South Dakota high school football spent many decades (and countless prep football careers) determining its state champions by polling rather than on the field. It wasn’t until the debut of the DakotaDome at the University of South Dakota in Vermillion did the state finally adopt a playoff system in the early 1980s.

There was a reason for that wait (or, perhaps there were two if you count the lawsuit that eventually forced the issue), and we may well be remembering it next week.

This year’s title games have been moved to Brookings due to construction work at the DakotaDome. (This hasn’t stopped the USD football team from playing there … but whatever.) The games will be squeezed into two days at Dana J. Dykhouse Stadium on the campus of South Dakota State University up in Brookings. The games will return next year to the DakotaDome, which has a contract with the South Dakota High School Activities Association to host the title games until 2026.

However, there remains “That Reason” why South Dakota didn’t offer playoffs until 1981.

“That Reason,” of course, is the weather.

According to the National Weather Service (NWS), a major cold front is expected to sweep across the state early next week that will deliver some of the coldest weather of what’s already been a chilly autumn to the area. A forecast map that the NWS posted on Twitter the other day looked like someone had spilled a bottle of deep-blue ink across the center of the nation. The highs in Brookings on the two days of the football championships (Nov. 14-15) are only expected to be about 30 degrees, and any breeze at all will make it feel even colder.

That will be a far cry from the 72-degree indoor climate of the DakotaDome.

We’re so accustomed to having the dome’s indoor luxuries available that we often forget what a tremendous shelter it can be when the weather outside turns frightful.

I do recall a few times back in my days as a sports journalist when the weather the day of a championship game in Vermillion was seasonably pleasant and probably would have been great for an outdoor autumn game.

But I also remember many more years that were otherwise; it was sometimes downright cold, and I recall a few snow events. In those years, covering a championship game at the dome meant getting inside and — here’s the important part — throwing off our jackets and taking in a pleasantly climate-controlled event.

It wasn’t always so ideal, though. One year, back in the days of the inflatable roof and concerns about collapses due to weather, it was snowing quite heavily outside, so dome officials decided the best approach was to crank up the heat indoors to the low 80s in order to prevent any snow from accumulating on the rooftop. It was miserably warm, especially up by the press boxes. But it sure beat being outdoors trying to cover a game in all that.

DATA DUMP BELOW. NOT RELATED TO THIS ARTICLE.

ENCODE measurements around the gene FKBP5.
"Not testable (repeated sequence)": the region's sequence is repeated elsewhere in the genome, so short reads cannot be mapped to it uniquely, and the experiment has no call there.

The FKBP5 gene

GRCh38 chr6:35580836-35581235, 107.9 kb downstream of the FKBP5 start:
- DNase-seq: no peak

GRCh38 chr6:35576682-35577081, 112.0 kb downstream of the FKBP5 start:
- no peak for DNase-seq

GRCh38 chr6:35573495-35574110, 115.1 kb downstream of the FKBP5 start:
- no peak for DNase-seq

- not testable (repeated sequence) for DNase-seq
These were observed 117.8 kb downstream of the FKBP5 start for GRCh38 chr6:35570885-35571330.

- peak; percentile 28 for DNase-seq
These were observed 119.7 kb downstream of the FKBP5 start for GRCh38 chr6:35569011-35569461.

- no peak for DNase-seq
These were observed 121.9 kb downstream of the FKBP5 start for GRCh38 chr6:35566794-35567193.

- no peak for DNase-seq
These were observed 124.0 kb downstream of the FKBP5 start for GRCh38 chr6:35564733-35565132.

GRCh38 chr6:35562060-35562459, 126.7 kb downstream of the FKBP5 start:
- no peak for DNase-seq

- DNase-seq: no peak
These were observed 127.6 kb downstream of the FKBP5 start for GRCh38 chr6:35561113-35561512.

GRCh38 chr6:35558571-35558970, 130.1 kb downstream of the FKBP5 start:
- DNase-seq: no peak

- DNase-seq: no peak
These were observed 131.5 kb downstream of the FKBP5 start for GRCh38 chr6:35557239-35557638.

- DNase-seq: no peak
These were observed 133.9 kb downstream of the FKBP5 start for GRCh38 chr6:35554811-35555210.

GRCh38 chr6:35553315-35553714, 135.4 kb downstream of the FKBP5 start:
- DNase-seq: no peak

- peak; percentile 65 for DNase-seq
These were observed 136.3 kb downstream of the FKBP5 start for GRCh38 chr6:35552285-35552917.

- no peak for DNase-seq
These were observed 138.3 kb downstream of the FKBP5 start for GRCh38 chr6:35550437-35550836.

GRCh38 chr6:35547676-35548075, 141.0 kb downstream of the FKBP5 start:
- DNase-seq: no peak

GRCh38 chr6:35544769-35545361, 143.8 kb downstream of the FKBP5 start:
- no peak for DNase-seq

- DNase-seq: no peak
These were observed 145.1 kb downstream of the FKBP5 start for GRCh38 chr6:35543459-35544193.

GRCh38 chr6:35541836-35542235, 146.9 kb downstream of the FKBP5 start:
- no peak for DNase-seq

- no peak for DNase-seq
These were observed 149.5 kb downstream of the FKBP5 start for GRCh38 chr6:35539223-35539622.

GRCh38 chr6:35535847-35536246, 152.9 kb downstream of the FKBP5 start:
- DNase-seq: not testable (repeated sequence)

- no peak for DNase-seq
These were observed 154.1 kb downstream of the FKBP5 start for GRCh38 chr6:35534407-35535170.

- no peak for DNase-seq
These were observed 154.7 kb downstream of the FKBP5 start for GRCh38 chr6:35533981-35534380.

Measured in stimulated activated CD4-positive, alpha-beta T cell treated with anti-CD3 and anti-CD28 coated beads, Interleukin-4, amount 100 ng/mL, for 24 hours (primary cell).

The ultimate test of the dome’s all-weather value probably occurred in 1991 when the region was smothered by a Halloween blizzard that was then followed by several days of bitterly cold temperatures. At least 17 games —  both high school and college; and from South Dakota, Nebraska, Minnesota and Iowa — that were not originally scheduled in the DakotaDome were moved to Vermillion. The schedule was stacked; on a couple days, the contests ran until well after midnight. One day saw five games played. Then-USD Athletic Director Jack Doyle told me the phone was always ringing and they had never been so busy fielding reservation inquiries. Vermillion had not missed out on the storm — it received 15 inches of snow — but local officials made it possible to play.

The ability to offer indoor football finally ushered in the playoff era in South Dakota. It may not have been the only reason for the delay, but the arrival of the dome certainly rendered any remaining resistance moot.

I understand that there is a big cost savings by moving the games this year out of the DakotaDome, where the rental fee for the playoffs is $50,000. But a lot is done in Vermillion to accommodate the games. The dome also happens to be THE most comfortable place in South Dakota to watch a football game on a typical mid-November night, and that comfort is a bankable thing that’s guaranteed year after year.

I’m sure Dykhouse Stadium or, for that matter, Howard Wood Stadium in Sioux Falls are great football venues, but that’s not the point. It’s never been the point.

Weather trumps all, and with wintry uncertainty always in the air in November, there really is no place like the dome.

Follow @kelly_hertz on Twitter.

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